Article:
Life with Pito

Ten years ago, Alzheimer’s was something that affected other families.  I heard stories about it.  I heard about the hardships and heartbreak, but it didn’t really affect me the way it does now.  It was a disease other people were dealing with.  I’ll never forget when my father n law was first diagnosed with dementia.  My husband was deployed to Iraq in 2007 and during a satellite phone call home to his family, one of his brothers informed him that their dad was diagnosed with dementia of the Alzheimer’s type.  I think in my own mind, I believed it wouldn’t progress and that somehow it may even go away.   I think all of the family felt this way.  But it didn’t go away and sadly it has progressed. Alzheimer’s is tragic, no matter what the circumstances are.  What makes Pito’s  (Spanish nick-name for grandfather) situation so sad is that his mind was his life.  You see, Pito was a medical doctor that specialized in pediatrics and family practice.  He loved children and loved helping the sick be healed.  When he was at home after seeing patients at his office and the hospital all he did was read, to stay current with today’s medicine.  He loved reading, he always said it exercises, stimulates, and challenges one’s mind.  He was also a very active adult.  He loved to play tennis.  He taught all his boys to play tennis when they were very young and continued to play with them as they grew into adults.  I remember playing with him when my husband and I were dating.    At that time he was in his mid-60′s and he still moved around the court like a teen.  My mother n law and he would also frequently go on walks together, holding hands and sharing memories of their boys and life.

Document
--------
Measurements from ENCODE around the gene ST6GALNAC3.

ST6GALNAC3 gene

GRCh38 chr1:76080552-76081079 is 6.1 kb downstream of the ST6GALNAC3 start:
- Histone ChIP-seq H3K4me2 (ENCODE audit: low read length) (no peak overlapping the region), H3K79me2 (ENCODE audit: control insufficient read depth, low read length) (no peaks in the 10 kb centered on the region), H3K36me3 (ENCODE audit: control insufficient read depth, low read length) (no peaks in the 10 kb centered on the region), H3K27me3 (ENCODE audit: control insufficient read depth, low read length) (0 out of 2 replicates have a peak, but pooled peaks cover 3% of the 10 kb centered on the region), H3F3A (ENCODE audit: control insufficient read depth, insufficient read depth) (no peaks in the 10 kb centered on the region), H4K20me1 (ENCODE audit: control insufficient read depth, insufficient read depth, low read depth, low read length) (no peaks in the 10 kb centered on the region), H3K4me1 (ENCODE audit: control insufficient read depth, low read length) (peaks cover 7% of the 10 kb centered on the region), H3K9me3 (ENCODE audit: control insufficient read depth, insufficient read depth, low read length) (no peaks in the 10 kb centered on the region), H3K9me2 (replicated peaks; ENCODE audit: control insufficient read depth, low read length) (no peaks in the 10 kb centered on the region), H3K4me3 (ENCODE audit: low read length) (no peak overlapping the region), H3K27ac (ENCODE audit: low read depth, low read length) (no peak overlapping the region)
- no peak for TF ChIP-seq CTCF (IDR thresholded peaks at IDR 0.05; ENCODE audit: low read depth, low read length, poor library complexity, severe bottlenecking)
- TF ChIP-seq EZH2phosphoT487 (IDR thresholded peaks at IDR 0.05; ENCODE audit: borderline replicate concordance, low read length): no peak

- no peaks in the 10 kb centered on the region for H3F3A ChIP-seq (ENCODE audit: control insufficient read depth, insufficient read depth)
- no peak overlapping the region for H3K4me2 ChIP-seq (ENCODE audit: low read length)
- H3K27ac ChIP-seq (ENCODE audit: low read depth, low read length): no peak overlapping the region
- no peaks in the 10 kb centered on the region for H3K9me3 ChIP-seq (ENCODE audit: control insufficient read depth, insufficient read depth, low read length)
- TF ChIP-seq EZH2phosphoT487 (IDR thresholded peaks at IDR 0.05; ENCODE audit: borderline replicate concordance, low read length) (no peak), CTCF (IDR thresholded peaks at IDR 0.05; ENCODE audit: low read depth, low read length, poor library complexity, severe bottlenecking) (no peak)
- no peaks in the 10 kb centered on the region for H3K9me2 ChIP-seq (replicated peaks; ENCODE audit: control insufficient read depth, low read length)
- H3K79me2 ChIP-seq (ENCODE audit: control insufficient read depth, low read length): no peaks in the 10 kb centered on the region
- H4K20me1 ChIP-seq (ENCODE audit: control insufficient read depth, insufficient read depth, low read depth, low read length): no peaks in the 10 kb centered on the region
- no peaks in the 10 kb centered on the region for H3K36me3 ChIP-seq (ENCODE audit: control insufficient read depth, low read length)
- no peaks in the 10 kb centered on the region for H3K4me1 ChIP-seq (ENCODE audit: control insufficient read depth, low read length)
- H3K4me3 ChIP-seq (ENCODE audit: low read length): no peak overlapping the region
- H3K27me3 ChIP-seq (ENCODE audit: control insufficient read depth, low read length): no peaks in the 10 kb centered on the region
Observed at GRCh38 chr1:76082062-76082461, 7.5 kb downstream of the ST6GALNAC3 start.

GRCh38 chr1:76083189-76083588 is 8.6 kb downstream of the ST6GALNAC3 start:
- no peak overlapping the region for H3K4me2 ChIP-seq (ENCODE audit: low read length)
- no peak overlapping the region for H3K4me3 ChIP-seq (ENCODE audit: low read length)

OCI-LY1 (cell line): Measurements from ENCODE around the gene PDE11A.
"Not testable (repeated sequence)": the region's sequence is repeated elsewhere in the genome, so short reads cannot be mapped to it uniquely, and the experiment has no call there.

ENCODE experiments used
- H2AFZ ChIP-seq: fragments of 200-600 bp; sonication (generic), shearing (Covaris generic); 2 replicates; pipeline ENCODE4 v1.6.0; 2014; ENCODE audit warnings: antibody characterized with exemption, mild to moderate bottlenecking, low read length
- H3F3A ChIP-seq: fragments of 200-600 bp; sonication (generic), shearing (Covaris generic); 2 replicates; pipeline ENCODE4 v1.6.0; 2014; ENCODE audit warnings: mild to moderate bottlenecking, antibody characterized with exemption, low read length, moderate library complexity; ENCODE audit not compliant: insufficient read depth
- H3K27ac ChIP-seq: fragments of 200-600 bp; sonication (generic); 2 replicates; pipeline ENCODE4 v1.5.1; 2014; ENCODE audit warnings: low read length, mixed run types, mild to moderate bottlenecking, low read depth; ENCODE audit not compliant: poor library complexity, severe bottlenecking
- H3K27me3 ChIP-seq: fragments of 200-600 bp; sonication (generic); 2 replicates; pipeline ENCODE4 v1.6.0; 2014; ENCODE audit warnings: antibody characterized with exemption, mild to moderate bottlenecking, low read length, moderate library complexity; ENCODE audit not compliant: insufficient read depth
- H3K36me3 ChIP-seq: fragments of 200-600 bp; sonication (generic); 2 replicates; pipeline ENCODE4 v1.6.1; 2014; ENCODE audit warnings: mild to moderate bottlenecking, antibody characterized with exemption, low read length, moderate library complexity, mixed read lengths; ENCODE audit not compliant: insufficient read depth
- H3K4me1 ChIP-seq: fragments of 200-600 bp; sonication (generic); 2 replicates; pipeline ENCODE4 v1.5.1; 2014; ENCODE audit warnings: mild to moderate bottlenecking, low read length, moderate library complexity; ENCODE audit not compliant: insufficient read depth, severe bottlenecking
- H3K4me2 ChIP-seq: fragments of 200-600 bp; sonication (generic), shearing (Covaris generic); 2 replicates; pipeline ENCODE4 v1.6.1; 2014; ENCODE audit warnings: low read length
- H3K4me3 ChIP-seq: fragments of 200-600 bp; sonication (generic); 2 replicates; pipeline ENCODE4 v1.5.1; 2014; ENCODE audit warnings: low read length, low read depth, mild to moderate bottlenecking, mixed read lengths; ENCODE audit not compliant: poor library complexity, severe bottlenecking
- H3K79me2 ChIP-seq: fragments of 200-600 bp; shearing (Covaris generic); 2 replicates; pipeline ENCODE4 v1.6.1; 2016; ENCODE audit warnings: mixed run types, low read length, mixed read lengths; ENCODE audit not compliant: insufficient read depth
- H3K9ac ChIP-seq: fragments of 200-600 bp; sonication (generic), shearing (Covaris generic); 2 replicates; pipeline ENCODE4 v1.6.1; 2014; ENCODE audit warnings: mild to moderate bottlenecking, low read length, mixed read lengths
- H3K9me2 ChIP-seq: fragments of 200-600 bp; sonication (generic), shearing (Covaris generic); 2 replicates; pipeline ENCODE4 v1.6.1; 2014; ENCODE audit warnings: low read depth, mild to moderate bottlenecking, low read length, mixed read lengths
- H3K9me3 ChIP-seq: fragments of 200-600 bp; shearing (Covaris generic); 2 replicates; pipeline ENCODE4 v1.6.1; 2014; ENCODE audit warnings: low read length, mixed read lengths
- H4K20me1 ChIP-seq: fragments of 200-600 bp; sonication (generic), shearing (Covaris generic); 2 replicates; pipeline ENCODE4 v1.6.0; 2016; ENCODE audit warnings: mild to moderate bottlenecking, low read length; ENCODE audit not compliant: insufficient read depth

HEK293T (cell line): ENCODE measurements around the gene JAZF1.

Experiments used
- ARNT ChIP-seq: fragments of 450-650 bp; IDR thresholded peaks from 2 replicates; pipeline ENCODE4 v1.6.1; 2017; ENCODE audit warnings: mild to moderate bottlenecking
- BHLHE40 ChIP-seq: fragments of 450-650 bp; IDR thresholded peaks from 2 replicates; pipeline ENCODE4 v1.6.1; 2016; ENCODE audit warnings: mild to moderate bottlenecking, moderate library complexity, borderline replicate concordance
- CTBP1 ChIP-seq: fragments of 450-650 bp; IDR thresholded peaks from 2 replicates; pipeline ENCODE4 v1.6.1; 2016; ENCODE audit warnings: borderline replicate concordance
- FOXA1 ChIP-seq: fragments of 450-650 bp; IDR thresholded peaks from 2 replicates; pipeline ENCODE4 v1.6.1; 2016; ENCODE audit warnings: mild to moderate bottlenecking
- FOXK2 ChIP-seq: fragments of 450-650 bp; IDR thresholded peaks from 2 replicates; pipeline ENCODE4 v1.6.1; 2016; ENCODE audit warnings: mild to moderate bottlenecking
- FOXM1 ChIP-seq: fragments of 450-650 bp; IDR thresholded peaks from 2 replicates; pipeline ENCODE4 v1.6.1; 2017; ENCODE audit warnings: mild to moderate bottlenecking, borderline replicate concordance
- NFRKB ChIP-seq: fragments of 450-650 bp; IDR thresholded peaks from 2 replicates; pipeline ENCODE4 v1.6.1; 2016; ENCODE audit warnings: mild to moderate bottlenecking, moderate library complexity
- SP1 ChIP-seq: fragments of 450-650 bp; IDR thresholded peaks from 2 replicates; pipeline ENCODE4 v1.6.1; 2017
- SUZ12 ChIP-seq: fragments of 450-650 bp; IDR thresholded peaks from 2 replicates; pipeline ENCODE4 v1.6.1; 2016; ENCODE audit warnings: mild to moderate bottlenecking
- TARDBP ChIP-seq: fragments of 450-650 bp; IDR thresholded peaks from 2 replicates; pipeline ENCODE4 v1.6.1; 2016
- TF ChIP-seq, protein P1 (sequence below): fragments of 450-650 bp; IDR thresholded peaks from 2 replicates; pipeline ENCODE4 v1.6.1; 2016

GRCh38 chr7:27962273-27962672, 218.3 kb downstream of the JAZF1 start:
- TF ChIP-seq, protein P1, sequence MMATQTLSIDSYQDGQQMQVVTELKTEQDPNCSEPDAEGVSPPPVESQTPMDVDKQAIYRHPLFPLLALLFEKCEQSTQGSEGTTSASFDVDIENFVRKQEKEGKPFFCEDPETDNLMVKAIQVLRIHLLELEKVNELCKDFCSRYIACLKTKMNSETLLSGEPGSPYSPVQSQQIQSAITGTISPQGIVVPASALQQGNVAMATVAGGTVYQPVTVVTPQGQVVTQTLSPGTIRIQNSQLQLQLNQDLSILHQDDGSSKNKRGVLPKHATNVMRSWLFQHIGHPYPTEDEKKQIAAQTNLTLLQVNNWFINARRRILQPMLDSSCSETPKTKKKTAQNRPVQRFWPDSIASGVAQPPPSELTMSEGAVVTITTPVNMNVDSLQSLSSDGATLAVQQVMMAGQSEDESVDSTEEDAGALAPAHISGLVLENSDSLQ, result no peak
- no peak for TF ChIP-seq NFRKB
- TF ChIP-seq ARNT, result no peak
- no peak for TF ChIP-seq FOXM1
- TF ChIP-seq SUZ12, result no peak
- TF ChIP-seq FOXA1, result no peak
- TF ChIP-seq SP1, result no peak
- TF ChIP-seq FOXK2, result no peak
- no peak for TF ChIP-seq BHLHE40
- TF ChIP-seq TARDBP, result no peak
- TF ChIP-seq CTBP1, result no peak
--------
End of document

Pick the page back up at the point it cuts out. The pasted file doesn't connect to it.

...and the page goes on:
My husband and I moved our family back to our hometown in 2011. Before moving home, I think we still felt some separation from the disease. We had no idea how hard the daily life with Pito was, nor did we have any idea how quickly things would progress and change.  I still do not think we can ever really understand what my mother n law goes through emotionally and physically caring for her husband.  Sadly, he has progressed to the point where he mostly doesn’t recognize his wife of over 40 years and his four sons.  He now just sits around his house, talking to himself and to photos on the walls.  He’ll be 80 this year and his age is finally showing.  My mother n law still takes care of him in the home where they raised their four children.  She tries to keep him active by taking him walking daily along the same path they’ve walked thousands of times over the 40 years they’ve lived in our hometown.  He walks slowly now and gets winded quickly, but is still by his wife’s side, holding her hand.  My mother n law would not be able to maintain her sanity and strength if it were not for her faith in God.  It amazes me that even with her husband slowly slipping away, she still seeks to serve others.  She will call and ask if she can cook us dinner, take care of the children, or even do our laundry.  She truly exemplifies selflessness and is such a godly role model for me, her boys, and grandchildren.  She has good and bad days with Pito, but she says that she would rather have him like this than not at all.  Even through the heartbreak of Pito not recognizing her, the woman he courted as a nurse in the hospital where he worked after graduating from medical school, she still manages to love and serve him.  She says he deserves this, for being such a devoted loving husband and father for so many years.  She vows to be by his side until the end.  Love endures all….

As I have witnessed Pito progressing, I felt God pushing me to capture him through the lens.  His life at home, with his adoring wife, sons, and seven grandchildren.   I wanted to be able to capture moments of him now–not always pretty moments, but his life as it is.  I feel our family needs these memories.  These memories are a part of his story, just as much as his childhood memories are.